Based in Stroud, Gloucestershire, I work in stone and metal, and sometimes other materials such as beeswax.
I’m interested in light, shadow and the passing of time. My work includes monumental sculptures which are time pieces: they cast a complex and changing series of shadows. Like modern Stonehenges, they’re precisely aligned with the sun as it moves across the sky.
My recent commissions include Passing Light, now at the National Memorial Arboretum. This comprises a Corten steel wall with cracks and grooves cut into it, to create a shifting pattern of light and shade. Walls have a particular significance for me: I grew up in Germany, near the wall between East and West.
My sculpture Holocene, meanwhile, formed part of the 2018 Royal Horticultural Society Show Garden at Chatsworth House. Holocene was made from large sandstone blocks, some of which had carved into them the outline of shadows that would fall on them at a precise moment during the show.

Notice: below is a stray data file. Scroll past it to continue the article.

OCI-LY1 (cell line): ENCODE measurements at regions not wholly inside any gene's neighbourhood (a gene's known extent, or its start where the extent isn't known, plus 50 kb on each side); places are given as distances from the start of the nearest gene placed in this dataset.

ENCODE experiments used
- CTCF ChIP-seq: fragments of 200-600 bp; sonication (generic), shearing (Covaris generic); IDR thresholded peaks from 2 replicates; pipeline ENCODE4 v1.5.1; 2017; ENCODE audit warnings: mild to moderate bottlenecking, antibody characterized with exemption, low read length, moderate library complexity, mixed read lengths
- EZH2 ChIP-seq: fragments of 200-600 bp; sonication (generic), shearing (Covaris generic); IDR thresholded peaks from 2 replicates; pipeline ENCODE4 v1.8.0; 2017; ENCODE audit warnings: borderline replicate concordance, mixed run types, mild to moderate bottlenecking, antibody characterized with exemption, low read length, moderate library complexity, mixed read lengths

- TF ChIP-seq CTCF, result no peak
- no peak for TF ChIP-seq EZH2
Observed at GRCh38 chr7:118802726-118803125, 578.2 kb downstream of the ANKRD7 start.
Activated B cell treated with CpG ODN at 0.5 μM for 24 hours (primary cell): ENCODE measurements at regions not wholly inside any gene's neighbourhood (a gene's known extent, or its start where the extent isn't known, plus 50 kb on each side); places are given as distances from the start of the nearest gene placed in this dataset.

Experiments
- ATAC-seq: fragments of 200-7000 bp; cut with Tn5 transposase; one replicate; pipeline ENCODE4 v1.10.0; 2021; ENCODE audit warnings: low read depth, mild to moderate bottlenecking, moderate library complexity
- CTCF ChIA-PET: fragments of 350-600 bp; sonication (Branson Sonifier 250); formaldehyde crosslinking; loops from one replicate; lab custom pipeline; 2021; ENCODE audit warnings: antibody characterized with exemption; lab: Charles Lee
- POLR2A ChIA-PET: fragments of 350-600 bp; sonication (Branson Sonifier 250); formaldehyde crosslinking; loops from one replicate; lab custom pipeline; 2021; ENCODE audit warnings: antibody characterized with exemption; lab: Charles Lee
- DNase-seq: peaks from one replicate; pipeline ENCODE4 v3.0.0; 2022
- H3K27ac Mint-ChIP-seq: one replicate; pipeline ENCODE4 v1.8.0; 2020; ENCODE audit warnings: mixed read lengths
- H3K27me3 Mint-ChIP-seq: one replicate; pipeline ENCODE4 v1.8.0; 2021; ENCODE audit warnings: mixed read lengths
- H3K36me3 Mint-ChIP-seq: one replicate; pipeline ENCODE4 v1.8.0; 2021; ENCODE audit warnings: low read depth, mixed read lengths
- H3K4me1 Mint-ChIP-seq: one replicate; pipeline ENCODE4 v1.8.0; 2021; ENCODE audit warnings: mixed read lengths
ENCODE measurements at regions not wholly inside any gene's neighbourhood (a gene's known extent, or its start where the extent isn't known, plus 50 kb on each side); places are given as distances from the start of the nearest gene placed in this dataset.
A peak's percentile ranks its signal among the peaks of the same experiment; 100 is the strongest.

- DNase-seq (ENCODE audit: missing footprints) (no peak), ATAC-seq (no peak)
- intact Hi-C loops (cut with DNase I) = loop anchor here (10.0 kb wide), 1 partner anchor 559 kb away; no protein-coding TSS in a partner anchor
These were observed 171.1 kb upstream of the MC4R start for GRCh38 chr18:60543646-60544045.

I like the contrast between what seems solid and the ephemeral effects of light as it plays upon it. I grew up a Catholic: I would spend hours in church, looking at the light coming through the windows and hitting the sculptures. And the transitory nature of life was impressed on me in my early twenties, when I trained as a paediatric nurse, working with terminally ill children.
Finally, my work is all about collaboration: from digital designers and computer animators to structural engineers, it takes a team of us to create my larger sculptures.